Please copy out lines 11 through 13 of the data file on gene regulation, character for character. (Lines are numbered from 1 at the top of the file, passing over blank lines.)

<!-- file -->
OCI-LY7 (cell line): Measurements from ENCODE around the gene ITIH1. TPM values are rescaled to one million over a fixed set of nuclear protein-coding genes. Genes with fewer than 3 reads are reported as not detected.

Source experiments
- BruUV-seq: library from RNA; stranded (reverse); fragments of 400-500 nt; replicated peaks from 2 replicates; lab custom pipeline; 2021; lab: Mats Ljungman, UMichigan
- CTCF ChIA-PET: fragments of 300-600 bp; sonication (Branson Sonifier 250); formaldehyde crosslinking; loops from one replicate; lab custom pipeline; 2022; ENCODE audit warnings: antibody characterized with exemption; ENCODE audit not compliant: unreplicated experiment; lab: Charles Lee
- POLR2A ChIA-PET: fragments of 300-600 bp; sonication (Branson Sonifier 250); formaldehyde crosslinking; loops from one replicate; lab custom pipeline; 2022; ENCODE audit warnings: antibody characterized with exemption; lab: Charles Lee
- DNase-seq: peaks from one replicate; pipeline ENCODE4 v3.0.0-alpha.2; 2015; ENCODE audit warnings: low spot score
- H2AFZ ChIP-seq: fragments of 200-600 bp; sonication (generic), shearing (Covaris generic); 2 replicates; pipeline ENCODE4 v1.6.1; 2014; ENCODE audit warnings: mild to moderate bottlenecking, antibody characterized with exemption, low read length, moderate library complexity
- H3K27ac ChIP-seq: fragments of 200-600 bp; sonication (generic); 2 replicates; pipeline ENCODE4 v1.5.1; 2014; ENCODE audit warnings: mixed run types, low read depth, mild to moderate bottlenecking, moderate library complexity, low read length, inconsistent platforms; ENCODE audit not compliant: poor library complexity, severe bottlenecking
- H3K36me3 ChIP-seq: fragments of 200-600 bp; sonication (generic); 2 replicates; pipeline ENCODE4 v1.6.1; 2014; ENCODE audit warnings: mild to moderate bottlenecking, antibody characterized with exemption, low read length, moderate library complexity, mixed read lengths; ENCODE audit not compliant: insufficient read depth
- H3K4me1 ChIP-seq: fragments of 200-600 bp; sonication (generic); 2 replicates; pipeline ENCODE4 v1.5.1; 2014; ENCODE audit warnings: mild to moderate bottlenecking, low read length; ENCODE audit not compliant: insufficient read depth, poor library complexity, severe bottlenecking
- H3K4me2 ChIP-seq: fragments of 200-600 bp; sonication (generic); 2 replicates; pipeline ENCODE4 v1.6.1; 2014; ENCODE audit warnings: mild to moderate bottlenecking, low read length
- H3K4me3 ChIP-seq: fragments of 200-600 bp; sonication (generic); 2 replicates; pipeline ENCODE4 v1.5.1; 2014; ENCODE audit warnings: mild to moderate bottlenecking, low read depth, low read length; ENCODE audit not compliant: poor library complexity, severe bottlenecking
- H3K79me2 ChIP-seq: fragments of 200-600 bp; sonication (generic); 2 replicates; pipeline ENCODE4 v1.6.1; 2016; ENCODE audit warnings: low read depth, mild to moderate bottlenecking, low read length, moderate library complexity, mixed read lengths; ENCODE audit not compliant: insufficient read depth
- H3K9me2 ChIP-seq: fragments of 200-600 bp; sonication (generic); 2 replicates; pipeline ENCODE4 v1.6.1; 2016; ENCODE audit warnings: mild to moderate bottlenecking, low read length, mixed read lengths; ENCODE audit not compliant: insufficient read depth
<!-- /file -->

- H3K4me2 ChIP-seq: fragments of 200-600 bp; sonication (generic); 2 replicates; pipeline ENCODE4 v1.6.1; 2014; ENCODE audit warnings: mild to moderate bottlenecking, low read length
- H3K4me3 ChIP-seq: fragments of 200-600 bp; sonication (generic); 2 replicates; pipeline ENCODE4 v1.5.1; 2014; ENCODE audit warnings: mild to moderate bottlenecking, low read depth, low read length; ENCODE audit not compliant: poor library complexity, severe bottlenecking
- H3K79me2 ChIP-seq: fragments of 200-600 bp; sonication (generic); 2 replicates; pipeline ENCODE4 v1.6.1; 2016; ENCODE audit warnings: low read depth, mild to moderate bottlenecking, low read length, moderate library complexity, mixed read lengths; ENCODE audit not compliant: insufficient read depth